Doing Your Due Diligence

Due diligence? You hear the word, but what does it really mean? Here is an easy description: “Investigation and verification of the details of a particular investment.” In property investment, you can begin this procedure before you make an offer, but you also normally have clauses in the offer that permit you to have analysis completed, and evaluations of the books and certain documents.

Due Diligence – What To Find

You’ll have to take a look at the files, to verify income. You are going to be locating rental agreements that are signed by the tenants, as well as rental histories that show if there are any problematic tenants or late payments. Review rental deposit documents also, to see amounts and where the deposits are kept.

Other documents you need to examine are service contracts and agreements. Take note of whether they transfer, or if you are free to search for better offers. These may include property management agreements, pool cleaning service, landscaping, snow plowing, and cooling system maintenance agreements.

Due diligence at all times involves a examine the books and files, of course. Usually, you’ll want to take a look at the last 24 months revenue and expense statements. scrutinize something odd, like charges that are too low or income that looks too high. In analyzing the rent roll, you’ll want to find out if the rents are above or under the market rates for the area. If there are employees, you need to examine the payroll records, and look for any surprises, like accrued vacation time you’ll have to pay.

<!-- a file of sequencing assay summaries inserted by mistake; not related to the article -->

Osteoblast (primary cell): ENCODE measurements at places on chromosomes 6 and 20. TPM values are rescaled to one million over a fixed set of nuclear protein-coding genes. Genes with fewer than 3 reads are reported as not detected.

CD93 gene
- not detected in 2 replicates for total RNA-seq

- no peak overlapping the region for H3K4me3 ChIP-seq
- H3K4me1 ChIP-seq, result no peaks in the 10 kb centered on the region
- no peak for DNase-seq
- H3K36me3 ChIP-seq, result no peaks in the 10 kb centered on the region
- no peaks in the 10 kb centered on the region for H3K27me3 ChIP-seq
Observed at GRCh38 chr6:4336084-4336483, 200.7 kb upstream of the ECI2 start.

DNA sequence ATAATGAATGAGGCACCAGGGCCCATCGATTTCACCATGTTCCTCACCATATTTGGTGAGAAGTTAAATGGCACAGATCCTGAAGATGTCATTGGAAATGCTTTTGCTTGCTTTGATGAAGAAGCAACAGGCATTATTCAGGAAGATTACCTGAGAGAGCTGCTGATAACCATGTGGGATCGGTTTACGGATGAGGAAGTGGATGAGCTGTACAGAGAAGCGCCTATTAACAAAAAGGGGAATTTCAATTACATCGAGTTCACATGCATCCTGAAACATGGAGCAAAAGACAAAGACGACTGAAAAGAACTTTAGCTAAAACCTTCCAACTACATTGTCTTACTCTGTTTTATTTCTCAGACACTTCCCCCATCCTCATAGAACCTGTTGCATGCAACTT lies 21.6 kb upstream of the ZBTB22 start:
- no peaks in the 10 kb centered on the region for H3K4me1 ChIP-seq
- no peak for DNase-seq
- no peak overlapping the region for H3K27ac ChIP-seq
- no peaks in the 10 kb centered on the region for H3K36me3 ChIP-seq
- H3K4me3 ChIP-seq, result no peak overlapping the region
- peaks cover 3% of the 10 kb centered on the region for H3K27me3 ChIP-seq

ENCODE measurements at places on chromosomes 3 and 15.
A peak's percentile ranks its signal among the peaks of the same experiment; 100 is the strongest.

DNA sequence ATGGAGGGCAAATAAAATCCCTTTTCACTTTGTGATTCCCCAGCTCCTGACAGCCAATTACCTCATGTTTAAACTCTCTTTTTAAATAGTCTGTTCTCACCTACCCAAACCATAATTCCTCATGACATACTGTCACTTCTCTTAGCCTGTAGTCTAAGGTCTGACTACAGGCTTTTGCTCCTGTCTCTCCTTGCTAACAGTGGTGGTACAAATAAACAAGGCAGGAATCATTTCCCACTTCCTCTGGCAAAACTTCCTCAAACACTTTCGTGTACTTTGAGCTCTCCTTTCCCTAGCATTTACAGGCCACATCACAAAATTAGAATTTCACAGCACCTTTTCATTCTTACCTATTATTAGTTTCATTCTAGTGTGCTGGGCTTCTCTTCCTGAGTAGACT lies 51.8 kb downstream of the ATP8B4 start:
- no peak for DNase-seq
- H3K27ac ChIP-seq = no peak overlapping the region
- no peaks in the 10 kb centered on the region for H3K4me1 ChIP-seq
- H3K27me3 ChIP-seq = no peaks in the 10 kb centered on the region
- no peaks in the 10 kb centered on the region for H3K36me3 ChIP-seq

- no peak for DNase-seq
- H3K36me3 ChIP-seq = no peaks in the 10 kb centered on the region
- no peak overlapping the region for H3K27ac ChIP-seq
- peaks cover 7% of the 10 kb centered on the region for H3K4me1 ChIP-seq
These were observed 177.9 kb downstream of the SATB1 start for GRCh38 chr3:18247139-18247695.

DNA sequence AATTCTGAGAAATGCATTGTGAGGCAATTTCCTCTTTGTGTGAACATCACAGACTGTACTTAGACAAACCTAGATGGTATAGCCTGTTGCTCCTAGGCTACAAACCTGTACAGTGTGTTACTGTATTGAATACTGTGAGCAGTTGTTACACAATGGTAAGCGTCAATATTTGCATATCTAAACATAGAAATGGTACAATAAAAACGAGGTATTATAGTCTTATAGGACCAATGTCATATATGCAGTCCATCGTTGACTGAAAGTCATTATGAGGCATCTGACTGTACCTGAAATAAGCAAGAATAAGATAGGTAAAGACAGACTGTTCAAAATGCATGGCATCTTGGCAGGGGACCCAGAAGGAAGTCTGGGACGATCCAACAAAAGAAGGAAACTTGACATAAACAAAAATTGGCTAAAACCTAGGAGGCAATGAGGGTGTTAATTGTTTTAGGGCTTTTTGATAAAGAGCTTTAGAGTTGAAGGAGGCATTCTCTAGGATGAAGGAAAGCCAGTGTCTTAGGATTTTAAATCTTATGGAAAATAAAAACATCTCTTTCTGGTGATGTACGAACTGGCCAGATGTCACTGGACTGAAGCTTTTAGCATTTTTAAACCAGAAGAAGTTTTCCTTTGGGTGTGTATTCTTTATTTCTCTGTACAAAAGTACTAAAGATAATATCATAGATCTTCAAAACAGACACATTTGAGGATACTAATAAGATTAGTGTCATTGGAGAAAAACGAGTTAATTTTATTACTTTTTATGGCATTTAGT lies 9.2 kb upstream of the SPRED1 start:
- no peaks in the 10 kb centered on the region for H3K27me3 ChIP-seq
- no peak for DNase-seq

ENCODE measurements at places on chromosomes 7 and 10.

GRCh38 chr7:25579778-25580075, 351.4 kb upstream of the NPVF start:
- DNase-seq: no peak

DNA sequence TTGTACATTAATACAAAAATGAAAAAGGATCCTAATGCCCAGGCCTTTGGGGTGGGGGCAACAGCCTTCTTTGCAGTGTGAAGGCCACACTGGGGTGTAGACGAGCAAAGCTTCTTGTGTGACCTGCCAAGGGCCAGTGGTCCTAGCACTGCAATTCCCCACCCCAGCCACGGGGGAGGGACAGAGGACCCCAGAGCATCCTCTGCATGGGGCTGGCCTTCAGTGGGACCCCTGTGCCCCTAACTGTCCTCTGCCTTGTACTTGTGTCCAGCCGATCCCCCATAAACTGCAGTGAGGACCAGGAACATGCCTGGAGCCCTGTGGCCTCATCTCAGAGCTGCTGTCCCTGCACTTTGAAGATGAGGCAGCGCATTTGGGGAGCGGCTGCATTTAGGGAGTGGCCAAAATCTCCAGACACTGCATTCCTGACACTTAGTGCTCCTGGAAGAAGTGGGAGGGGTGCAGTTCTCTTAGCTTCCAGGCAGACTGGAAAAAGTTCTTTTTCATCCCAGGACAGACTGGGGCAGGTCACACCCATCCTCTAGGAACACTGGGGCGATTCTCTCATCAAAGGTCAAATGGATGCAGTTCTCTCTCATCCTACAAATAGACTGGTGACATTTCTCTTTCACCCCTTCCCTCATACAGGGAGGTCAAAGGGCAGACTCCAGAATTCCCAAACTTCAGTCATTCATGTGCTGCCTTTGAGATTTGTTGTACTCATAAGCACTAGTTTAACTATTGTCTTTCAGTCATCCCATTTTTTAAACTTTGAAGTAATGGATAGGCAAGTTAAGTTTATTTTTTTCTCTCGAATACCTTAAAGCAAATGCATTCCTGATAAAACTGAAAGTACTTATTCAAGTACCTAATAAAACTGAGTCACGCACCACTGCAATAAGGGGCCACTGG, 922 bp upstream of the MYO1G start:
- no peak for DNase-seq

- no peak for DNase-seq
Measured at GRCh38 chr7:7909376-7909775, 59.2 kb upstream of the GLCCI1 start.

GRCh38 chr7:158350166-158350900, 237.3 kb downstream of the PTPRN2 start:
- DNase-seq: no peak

You due diligence should take in an interior assessment. You intend to know about the place, the tenants, and any complications that you’ll have to fix in the next several years. Watch for pests, water or fire damage, obvious “problem tenants.” Observe if there are any vacant apartments that are listed as occupied. Bring in professional inspectors as needed for pest inspections, safety checkups, and such. A fire Marshall may do a free inspection for you to verify that the building meets existing codes.

For the exterior assessment, it would be best to first walk around and take notes. Be cautious about anything that seems strange or in need of repair. Then you can get professional inspections, if required. You want to verify that the electrical and plumbing systems are well run and meet current codes. You furthermore may desire to find an quote on how many years of use the roofing has left. You’ll check out driveways, landscaping, and exterior paint condition.

Check on compliance with government rules as well. Are there any authorization difficulties? Phone the local authorities to determine if there are any zoning or violation problems. Have there been any fire code violations, and were they repaired?

Get assistance in doing all your due diligence. An accountant might be better than you at analyzing the books and noticing any problems. A lawyer can study your offer and any documents – as well as state what other things you should be doing.

Take notes. List problems, and the costs to adjust them, to employ during succeeding negotiations. The majority of what investors come across when buying income properties is not unforeseeable. They can be prevented or resolved if you only act your due diligence – and employ a checklist.

Another great article by Applewood Heights Real Estate

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